An Ultimatum for My Lime Tree
Most citrus plants grow quite well in Hawaii. My first blog post was about Mandarin Oranges. In that blog, I also mentioned that there is an old, gnarled lime tree in my yard. Because it no longer produces good limes, I decided to plant another small tree and begin growing it.
So two years ago, I planted a Tahitian Lime, also known as Bearss Lime, and also known as a Persian Lime. Obviously, this tree might have come from either Tahiti or Persia, but probably could not have originated in both! Such is the practice of naming trees that someone will call it the name of where they obtained it and sometimes this name adheres, even if that was not the place where it originated.
Popular conception is that Hawaii is a paradise for growing fruits. This is true. However, such has not been my experience with this lime. For I fear, this lime plant is a runt.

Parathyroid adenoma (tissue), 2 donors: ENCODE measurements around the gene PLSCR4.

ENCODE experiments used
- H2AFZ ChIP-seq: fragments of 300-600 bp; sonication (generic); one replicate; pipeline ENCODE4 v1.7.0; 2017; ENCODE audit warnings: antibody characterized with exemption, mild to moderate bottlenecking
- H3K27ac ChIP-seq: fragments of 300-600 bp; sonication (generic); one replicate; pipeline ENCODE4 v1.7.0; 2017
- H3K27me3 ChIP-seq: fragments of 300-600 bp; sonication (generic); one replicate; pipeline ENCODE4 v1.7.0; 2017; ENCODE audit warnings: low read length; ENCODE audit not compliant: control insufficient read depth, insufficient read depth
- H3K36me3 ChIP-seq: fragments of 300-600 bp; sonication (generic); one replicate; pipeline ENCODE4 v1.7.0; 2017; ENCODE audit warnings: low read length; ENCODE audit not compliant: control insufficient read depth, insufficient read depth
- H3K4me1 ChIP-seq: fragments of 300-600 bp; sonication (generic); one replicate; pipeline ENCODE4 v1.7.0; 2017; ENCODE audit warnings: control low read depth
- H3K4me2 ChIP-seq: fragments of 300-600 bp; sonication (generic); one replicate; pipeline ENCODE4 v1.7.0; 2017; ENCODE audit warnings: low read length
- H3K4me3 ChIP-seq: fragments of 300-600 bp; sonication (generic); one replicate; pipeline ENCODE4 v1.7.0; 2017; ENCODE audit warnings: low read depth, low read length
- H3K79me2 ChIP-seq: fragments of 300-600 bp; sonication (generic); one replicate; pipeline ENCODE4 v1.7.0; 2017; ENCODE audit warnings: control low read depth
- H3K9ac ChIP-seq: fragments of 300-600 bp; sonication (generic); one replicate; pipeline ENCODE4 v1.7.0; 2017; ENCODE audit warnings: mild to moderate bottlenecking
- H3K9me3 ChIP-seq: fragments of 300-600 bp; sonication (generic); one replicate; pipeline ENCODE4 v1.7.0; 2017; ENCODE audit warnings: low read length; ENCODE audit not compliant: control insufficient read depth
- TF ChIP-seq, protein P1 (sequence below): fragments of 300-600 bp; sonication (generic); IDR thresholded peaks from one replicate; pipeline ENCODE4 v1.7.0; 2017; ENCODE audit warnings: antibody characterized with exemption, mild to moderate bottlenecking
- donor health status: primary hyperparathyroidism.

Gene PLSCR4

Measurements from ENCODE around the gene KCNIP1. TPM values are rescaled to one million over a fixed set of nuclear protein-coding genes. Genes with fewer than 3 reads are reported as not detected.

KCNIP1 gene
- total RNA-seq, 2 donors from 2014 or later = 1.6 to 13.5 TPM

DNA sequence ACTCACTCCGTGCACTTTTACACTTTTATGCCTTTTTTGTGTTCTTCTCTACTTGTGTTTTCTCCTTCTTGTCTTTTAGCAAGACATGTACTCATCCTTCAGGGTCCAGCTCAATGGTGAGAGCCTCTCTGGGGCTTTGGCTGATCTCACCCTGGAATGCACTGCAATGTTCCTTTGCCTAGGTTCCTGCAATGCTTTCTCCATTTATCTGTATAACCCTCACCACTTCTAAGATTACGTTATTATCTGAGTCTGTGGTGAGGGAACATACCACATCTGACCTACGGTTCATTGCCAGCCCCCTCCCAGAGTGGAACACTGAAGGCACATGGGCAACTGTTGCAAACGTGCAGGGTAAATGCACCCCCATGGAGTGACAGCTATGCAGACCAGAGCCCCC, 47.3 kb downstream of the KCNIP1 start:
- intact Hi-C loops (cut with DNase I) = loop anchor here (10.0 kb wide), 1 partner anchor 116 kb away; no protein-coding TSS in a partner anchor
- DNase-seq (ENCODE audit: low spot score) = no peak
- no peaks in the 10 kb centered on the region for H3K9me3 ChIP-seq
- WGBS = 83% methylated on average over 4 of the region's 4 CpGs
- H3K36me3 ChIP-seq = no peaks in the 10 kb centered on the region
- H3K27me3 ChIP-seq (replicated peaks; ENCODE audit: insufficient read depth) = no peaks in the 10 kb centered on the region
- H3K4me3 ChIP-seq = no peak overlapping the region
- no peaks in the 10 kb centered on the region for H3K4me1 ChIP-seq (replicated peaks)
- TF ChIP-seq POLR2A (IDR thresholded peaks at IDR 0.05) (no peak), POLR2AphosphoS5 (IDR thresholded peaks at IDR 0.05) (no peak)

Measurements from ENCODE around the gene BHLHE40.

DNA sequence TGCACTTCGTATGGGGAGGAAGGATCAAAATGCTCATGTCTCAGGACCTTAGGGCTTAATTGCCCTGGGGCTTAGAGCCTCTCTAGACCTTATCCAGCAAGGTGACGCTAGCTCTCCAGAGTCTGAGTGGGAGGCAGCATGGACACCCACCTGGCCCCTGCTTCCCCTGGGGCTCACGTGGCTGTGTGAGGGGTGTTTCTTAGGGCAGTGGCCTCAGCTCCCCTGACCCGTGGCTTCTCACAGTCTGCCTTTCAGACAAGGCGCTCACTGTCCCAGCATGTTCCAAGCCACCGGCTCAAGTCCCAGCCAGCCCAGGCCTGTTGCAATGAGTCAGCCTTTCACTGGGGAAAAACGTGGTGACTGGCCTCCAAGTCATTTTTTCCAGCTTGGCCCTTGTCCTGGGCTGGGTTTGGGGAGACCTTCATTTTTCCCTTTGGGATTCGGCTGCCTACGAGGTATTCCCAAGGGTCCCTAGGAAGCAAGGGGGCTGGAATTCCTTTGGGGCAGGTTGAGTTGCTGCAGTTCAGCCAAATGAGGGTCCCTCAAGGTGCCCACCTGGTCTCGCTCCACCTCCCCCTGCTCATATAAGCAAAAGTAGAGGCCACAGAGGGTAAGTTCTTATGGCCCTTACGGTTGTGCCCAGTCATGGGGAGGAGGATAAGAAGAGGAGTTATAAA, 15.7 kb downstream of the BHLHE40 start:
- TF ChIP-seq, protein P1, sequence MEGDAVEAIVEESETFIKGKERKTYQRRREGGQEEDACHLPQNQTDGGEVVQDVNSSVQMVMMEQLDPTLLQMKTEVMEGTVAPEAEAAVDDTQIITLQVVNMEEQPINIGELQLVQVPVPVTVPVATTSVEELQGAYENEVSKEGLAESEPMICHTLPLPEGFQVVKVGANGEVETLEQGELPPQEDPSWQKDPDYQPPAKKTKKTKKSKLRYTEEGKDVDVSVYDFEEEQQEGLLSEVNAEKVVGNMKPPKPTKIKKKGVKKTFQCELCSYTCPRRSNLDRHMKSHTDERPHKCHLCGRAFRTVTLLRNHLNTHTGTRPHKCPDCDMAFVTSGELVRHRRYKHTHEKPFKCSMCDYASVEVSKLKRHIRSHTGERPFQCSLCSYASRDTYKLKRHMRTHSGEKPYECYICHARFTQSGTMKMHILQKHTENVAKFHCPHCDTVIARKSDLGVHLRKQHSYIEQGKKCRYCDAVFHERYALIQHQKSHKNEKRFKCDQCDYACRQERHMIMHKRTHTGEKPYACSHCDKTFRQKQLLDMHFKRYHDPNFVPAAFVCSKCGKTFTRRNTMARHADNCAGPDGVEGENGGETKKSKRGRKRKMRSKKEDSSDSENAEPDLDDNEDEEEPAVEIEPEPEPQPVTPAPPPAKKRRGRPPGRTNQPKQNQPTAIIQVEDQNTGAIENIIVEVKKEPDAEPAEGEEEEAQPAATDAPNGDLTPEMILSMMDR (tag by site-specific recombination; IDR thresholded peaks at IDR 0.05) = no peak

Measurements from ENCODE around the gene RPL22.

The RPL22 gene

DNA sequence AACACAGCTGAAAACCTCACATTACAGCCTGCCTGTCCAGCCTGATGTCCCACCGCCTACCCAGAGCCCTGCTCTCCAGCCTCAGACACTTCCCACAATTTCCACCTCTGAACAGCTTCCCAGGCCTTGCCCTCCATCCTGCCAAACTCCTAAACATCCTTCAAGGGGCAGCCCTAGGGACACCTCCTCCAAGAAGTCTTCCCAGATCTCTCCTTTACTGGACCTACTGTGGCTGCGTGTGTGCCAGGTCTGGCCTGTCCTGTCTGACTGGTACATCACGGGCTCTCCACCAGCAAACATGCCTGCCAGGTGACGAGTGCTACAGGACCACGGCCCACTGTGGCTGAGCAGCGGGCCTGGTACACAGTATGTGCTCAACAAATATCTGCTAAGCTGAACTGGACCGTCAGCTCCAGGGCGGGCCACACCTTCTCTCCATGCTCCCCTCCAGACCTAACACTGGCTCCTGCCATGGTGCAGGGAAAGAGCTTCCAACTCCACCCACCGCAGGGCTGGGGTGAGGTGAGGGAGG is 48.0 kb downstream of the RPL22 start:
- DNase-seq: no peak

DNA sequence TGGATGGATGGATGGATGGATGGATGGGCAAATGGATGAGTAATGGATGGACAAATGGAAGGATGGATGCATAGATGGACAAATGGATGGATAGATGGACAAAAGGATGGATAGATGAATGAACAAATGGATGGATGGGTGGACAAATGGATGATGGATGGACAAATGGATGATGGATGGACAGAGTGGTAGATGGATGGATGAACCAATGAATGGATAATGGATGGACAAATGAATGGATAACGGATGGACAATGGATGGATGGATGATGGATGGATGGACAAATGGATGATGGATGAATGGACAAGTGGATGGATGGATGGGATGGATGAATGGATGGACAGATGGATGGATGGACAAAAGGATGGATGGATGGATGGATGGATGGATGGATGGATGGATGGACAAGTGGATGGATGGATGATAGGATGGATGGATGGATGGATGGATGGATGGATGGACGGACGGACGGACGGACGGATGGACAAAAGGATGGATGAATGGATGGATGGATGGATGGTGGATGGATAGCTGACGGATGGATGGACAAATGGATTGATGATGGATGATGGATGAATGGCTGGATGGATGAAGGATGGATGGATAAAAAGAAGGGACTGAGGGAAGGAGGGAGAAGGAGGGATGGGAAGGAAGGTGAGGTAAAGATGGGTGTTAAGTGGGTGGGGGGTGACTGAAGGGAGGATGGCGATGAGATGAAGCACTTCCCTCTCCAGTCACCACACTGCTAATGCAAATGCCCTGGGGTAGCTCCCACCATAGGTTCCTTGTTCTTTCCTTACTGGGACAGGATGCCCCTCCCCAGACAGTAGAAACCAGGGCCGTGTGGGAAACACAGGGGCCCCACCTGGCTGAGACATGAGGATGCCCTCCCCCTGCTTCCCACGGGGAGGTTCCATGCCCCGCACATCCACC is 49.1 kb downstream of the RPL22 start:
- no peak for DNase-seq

My lime tree came from a nursery in a pot, looking about like this. After planting it in the soil, I watered and fertilized it well for over two years. And two years later, the plant looked exactly the same. It had not grown as much at all.
Several weeks ago, I gave my lime plant an ultimatum: you must grow or be replaced. Many Hawaiian fruit trees in this same space would have produced fruit by now or become much larger. Truly this had not happened. I gave my tree one month to show growth or I would pull it out and replace this thing.
Guess what happened next? Over the last few weeks, the plant has grown. It is roughly same size, but strongly adding new growth and buds. Did it listen to my talking?
Photos: Thumbnail public domain; Bearss lime from Naturehills.com; Lime plant CC from Flickr.com Notahipster; last photo from Daleys Fruits in Australia, but it looks similar to mine.